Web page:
December 15, 1991 |
A teenage mother carries a toddler son on her hip while seeking protection from the child's 18-year-old father. An elderly couple cry for their middle-aged son, who has already taken $10,000 from them and now wants more. A woman dressed in a blue sweat suit, who sat next to her husband in a court waiting room, later pulls at her upper lip to show where he bloodied it with his fist. "I just don't want him putting his hands on me," she tells the judge. And so it goes in Courtroom 3 of Family Court, the one courtroom in the city that handles only domestic abuse cases.
February 8, 2001 |
Maurice Moore's brother apparently wanted the last word. His street hustler brother had just been ordered to stand trial for stabbing to death city police Officer Quinn Rose. As the officer's family filed out of the courtroom yesterday, witnesses said Moore's brother cracked: "That's what happens when you are a f------ trick. " The courtroom went berserk. People started screaming and cursing. The cop's family, about 30 strong, began to swarm in the direction of Moore's brother, who was on crutches.
January 17, 1998 |
The uncle accused of trying to rape his 5-year-old niece in 1995 took the witness stand hoping to persuade the judge that the girl had fabricated the story. He didn't succeed. The girl's demeanor on the witness stand "spoke volumes, and reflected her pain of having to relive this," said Assistant District Attorney Robyn Ellen Schwartz yesterday. "It was clear that she actually experienced this," said Schwartz. Common Pleas Judge Robert A. Latrone agreed. He convicted Eric Battle, 29, of 72nd Avenue, of attempted rape, indecent assault, endangering the welfare of a child and corrupting the morals of a minor.
December 6, 1987 |
In a mammoth courtroom created here in the shell of an abandoned high school, a landmark trial is under way. It heralds what many legal observers are calling a new era of "megatrials. " Megatrials are complex cases involving so many trial lawyers that a conventional courtroom cannot contain them all. Some legal observers laud these cases - and the new facilities and technologies that have made them possible - as pioneering efforts to adapt the legal system to increasingly complex societal problems.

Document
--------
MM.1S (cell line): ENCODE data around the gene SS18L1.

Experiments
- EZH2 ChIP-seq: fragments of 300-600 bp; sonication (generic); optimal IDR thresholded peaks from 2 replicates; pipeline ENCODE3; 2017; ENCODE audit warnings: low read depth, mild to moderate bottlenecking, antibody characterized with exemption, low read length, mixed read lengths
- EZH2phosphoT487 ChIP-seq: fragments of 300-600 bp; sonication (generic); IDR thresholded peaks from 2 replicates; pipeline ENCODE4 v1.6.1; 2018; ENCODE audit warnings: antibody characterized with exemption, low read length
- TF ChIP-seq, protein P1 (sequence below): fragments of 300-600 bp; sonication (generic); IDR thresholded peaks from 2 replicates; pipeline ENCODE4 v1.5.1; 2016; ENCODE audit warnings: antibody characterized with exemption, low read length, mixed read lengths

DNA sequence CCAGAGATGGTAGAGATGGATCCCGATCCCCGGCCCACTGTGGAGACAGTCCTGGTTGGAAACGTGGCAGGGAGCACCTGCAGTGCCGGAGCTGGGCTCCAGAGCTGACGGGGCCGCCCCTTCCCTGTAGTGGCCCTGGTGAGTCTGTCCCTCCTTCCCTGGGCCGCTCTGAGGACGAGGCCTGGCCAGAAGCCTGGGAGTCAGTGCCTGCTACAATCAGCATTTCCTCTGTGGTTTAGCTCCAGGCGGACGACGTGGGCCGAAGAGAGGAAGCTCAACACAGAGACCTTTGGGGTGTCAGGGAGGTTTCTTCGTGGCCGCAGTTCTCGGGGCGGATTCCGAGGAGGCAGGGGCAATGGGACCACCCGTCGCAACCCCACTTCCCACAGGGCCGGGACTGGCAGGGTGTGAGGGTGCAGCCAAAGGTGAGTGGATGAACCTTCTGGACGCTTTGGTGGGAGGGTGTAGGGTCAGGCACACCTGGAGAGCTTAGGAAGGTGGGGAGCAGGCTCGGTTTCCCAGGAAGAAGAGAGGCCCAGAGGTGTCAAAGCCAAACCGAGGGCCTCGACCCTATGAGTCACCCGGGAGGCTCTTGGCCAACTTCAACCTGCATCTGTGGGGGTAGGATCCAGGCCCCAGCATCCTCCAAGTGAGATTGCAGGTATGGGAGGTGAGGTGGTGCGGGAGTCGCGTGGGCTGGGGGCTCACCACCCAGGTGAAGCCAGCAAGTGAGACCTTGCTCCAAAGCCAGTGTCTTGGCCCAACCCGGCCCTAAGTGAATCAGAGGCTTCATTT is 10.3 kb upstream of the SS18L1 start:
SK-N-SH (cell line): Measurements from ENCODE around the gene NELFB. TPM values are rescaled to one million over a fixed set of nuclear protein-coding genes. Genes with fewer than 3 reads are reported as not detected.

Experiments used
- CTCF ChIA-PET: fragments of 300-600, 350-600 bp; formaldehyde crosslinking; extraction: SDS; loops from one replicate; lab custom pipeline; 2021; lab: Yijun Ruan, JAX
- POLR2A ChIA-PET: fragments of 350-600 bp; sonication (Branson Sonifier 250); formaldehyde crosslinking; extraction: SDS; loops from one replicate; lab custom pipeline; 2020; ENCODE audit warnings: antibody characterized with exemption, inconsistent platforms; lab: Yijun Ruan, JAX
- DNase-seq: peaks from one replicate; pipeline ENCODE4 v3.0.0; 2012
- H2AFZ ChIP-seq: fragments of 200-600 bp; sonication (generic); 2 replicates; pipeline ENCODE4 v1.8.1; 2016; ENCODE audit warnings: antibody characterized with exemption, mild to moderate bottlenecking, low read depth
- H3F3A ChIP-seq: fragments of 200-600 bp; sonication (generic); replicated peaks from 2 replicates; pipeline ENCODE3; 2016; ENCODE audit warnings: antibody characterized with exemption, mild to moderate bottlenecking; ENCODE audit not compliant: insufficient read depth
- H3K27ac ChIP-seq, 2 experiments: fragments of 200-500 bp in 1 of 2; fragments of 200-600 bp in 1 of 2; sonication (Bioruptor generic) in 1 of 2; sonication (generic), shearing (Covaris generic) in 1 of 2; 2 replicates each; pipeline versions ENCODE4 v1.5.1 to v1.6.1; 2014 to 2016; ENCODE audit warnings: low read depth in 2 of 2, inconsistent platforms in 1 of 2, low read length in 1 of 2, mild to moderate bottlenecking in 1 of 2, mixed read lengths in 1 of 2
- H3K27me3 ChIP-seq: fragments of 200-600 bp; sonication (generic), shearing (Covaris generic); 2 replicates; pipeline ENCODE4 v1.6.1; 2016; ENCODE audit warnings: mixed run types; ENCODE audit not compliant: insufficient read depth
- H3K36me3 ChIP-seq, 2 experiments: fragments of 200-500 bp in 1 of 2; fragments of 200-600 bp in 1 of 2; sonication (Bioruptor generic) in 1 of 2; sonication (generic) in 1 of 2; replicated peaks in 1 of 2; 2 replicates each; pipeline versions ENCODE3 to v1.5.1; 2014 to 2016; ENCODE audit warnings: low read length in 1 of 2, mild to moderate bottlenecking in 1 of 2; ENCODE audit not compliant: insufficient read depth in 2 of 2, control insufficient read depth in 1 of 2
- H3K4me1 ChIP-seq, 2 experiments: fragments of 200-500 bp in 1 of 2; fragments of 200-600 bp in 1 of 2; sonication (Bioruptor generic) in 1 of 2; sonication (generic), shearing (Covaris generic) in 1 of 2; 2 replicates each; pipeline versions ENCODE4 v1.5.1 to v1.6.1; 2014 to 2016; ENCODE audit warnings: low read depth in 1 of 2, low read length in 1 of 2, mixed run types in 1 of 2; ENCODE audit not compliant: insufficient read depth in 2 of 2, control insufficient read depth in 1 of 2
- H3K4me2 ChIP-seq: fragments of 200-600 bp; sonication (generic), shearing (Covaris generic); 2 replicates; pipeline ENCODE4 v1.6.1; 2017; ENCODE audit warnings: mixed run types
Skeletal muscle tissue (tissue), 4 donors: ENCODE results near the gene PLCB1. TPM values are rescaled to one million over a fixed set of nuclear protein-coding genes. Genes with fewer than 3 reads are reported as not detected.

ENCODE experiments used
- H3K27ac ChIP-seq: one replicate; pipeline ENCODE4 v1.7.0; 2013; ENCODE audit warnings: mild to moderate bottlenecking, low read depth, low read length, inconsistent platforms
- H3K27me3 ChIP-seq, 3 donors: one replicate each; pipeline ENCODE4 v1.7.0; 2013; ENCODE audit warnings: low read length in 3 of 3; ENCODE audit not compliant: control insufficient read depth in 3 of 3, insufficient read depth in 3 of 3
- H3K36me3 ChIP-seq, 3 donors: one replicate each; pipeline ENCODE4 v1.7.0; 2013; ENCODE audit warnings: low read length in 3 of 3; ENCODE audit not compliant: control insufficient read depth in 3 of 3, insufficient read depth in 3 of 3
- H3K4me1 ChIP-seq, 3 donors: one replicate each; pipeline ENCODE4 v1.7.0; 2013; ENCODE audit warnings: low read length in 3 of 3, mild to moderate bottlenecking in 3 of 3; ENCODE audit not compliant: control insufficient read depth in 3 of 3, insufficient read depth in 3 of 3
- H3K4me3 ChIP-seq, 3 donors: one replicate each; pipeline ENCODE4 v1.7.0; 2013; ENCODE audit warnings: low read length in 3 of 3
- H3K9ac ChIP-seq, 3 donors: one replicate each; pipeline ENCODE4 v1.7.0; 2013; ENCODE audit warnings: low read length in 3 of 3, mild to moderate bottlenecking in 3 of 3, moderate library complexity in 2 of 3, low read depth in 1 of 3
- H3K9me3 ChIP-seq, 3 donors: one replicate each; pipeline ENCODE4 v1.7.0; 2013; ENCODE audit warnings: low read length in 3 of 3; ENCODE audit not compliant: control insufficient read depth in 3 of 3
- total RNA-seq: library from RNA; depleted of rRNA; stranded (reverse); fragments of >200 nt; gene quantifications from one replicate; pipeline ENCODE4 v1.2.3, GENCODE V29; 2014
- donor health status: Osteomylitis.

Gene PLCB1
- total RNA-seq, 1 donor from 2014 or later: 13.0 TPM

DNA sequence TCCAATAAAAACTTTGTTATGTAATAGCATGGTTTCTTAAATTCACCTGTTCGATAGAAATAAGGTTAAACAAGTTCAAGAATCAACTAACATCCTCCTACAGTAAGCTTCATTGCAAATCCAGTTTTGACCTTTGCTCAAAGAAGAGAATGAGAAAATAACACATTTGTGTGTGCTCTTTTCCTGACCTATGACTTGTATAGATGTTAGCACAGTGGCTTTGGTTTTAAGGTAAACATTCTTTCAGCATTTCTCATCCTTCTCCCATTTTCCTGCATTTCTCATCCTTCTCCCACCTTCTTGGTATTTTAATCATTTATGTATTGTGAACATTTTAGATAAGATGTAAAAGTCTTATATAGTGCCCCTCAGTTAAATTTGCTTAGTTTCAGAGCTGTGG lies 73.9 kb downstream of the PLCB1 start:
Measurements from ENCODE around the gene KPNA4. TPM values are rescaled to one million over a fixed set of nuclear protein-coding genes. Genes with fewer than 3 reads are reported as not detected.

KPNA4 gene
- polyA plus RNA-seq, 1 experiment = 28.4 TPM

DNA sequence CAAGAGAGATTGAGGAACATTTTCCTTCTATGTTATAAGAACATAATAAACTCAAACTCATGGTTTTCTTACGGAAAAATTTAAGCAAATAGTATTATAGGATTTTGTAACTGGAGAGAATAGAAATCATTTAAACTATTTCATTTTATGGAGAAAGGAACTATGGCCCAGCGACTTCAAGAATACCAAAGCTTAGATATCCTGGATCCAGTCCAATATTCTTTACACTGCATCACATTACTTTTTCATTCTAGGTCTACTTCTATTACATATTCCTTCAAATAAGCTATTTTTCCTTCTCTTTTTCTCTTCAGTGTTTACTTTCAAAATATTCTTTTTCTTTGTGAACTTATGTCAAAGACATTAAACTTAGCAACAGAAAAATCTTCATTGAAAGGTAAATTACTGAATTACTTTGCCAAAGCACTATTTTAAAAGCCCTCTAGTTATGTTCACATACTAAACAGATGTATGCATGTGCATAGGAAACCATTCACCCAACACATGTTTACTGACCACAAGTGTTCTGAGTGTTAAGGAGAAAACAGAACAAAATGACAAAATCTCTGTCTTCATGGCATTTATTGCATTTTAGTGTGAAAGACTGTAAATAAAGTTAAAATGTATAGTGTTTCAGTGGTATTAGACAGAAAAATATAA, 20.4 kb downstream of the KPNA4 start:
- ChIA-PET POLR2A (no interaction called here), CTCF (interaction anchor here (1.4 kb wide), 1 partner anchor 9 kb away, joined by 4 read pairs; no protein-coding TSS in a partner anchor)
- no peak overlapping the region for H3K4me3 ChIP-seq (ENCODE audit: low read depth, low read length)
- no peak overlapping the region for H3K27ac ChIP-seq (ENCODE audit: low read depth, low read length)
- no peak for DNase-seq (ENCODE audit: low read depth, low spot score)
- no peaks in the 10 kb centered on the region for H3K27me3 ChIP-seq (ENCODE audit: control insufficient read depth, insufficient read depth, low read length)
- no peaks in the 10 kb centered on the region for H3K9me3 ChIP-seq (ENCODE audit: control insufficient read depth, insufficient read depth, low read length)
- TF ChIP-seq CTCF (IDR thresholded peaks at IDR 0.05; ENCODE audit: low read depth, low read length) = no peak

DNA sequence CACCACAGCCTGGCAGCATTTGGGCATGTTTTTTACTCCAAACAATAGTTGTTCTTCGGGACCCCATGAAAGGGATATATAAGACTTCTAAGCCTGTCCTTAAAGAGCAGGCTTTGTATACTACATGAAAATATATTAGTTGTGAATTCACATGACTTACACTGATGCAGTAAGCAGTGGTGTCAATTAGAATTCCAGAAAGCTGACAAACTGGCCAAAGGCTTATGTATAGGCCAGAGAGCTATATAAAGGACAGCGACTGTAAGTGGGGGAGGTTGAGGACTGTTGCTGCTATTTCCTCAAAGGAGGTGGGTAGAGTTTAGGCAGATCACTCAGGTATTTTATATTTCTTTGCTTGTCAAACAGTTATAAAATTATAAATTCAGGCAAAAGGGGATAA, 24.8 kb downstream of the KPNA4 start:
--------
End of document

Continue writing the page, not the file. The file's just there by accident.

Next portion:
March 19, 1992 |
Privatization: Is it a simple cure to nurse the city's ailing finances back to health? Or an experimental treatment that promises relief, but delivers little? The buzzword of the 1991 mayoral campaign, privatization is now a real option for the city as it grapples with ways to cut a potential $400 million deficit. Mayor Rendell's deficit remedy, the five-year plan, targets several areas as ripe for takeover by private business. One is management of the city's 6,300 cars, trucks and heavy equipment; another is custodial services.
July 20, 1994 |
Admittedly, it is damning with faint praise to call The Client the best film culled from the novels of John Grisham, the reigning master of the legal thriller. Reflecting Hollywood's current antipathy toward attorneys, Joel Schumacher's movie gets off to the right start by killing a lawyer in the very first scene. But The Client ultimately works because of its willingness to depart from the worn conventions of its genre in a way that eluded The Firm and The Pelican Brief. The plot does not deal in the usual courtroom confrontations (there is only one brief but telling session before a judge)
April 21, 2000 |
It was a sight to make courthouse familiars stop in their tracks: A judge, black robes flying, running down a corridor in pursuit of a reluctant defendant. As he ran, the judge gathered from the crowded hallway an impromptu posse of cops and civilians running behind him. But despite the pursuing mob, and cops who spotted the man outside the Criminal Justice Building later, the fugitive made his escape. The ruckus began when John Jordan, 36, awaiting trial for theft, receiving stolen goods and unauthorized use of a motor vehicle, decided he wanted no part of the proceedings.
December 22, 1988 |
Gary Davis had a run of bad luck yesterday. After his hopes of staying out of jail for Christmas were dashed when trial commissioner James Thorpe revoked his $10,000 bail for failing to show up at a November drug trial, Davis panicked and made a run for freedom from the eighth-floor courtroom. "He took off like a jackrabbit," said Sheriff's Capt. John Gleason. "My people were right on his tail. " Deputies Anthony DiSanto and James Ingram took up the chase as Davis, 26, of Brown Street near 5th, leaped about 14 steps to the seventh-floor hallway and ran past two courtrooms toward the circular stairway on the northwest corner of City Hall.
January 27, 1991 |
There are a thousand and one excuses for killing in the city. Most of them can be heard at one time or another in the dull beige confines of Courtroom 675 at City Hall. Some headline cases - mob hits, mass murders and sensational sex slayings - are heard there. But the usual fare is a dreary procession of drug murders and deadly domestic disputes that pass endlessly through preliminary hearings in Room 675 every Tuesday, Wednesday and Thursday. The plots of these killings are almost always dismally petty.
February 9, 1986 |
Eleanor Johnson leaned toward her daughter and silently mouthed the words, hoping that the courtroom full of curious spectators would not eavesdrop on their private moment. "It was beautiful," Johnson said to her daughter, Ramona Africa, describing Africa's closing argument in Philadelphia Common Pleas Court on Friday. "I'm so of proud of you. " Africa, the tough-talking, professed revolutionary who had represented herself in court on charges stemming from the May 13 confrontation between police and MOVE, looked at her mother and grinned.